This article is specifically about girls but applies to boys, adults, co-workers, family, and probably pets too:) Multiple studies prove that as parents and teachers, if we focus on the process, the effort, and the perseverance, rather than the outcome, children will develop better self-esteem and be more motivated to experiment, take risks, and ultimately succeed more often…
Words and phrases to insert into the repertoire:
I love that you’re trying so hard
I love that you didn’t give up
as opposed to:
You’re so smart!
You finished it so fast!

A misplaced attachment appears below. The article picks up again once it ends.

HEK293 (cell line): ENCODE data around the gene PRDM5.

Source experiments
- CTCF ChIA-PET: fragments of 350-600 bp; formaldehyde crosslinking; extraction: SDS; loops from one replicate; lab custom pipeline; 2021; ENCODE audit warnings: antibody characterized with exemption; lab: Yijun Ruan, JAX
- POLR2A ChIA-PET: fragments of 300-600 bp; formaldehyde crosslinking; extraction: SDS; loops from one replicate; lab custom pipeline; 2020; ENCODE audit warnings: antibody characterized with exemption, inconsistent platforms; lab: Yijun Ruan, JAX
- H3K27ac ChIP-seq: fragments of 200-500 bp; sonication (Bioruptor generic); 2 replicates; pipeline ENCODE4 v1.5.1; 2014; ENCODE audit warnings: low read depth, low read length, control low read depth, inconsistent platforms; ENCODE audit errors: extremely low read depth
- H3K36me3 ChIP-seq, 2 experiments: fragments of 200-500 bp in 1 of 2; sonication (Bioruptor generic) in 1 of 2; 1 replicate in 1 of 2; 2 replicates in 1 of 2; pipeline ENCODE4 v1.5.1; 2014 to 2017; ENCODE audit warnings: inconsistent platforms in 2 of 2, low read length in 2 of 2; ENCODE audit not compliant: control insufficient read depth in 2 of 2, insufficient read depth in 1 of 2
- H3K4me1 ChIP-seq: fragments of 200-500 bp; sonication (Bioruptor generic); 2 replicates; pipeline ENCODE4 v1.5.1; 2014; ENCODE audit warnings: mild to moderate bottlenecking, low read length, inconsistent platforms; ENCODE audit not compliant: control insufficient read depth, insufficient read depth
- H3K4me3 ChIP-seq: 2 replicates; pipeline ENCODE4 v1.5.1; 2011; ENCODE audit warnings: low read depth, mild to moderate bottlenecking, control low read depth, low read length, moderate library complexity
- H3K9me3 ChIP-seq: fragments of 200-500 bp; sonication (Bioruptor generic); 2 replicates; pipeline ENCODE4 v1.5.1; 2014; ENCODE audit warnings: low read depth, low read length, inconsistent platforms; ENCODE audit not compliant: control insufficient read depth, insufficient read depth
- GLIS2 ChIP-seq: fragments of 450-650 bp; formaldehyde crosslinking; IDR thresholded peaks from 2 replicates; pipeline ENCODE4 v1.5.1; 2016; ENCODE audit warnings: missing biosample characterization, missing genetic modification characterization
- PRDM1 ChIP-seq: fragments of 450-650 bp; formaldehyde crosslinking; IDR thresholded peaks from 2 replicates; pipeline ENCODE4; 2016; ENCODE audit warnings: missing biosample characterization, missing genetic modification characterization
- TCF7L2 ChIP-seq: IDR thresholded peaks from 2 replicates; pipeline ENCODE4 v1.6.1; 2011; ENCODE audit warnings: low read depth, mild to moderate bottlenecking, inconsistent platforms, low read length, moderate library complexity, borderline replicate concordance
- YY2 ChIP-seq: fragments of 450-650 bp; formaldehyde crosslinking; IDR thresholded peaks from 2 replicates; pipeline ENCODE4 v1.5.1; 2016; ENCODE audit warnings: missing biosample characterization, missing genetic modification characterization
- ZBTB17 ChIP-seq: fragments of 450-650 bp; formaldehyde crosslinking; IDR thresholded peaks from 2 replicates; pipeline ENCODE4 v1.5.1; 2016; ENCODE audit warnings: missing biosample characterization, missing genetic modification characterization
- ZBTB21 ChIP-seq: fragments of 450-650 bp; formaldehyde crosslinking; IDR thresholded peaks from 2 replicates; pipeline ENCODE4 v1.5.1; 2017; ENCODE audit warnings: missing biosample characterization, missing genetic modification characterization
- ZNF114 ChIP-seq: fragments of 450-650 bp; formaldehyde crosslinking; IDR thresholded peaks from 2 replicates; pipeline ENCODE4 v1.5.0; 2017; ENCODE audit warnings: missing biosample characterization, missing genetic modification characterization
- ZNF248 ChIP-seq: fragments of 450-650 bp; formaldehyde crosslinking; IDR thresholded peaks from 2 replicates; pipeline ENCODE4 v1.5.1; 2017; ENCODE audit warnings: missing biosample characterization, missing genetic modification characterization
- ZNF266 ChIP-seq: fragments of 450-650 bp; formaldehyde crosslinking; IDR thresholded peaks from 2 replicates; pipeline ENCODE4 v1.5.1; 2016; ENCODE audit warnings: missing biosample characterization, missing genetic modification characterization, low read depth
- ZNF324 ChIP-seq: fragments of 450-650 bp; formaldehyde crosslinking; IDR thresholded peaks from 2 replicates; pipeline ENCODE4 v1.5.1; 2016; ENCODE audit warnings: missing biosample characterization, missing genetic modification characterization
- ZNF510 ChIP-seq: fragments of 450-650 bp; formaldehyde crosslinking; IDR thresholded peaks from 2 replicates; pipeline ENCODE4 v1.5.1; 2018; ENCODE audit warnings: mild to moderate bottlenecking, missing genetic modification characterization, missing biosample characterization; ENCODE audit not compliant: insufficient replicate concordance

A recent article in the NY Times about language-gaps and the benefits of preschool speaks perfectly to not just the need for preschool, but for effective preschool teaching and more consistent interaction between parents and children. Oral language skills, vocabulary, and reading, reading, and more reading have been proven to increase literacy skills later in life. But often, children enter kindergarten with no preparation whatsoever to begin reading. By this I don’t mean that they should be reading Charlotte’s Web at the age of 5, but rather that they are speaking in sentences, not afraid to take on new or difficult words, and comfortable with the concept of text and writing. All of these objectives can be achieved through reading constantly, talking with your kids, and engaging in fun activities like having them help write the grocery list. In an excerpt from the article, Mr. Dickinson said he feared that some preschool teachers or parents might extract the message about the importance of vocabulary and pervert it. “The worst thing that could come out of all this interest in vocabulary,” he said, “is flash cards with pictures making kids memorize a thousand words.” Instead, literacy experts emphasize the importance of natural conversations with children, asking questions while reading books, and helping children identify words during playtime.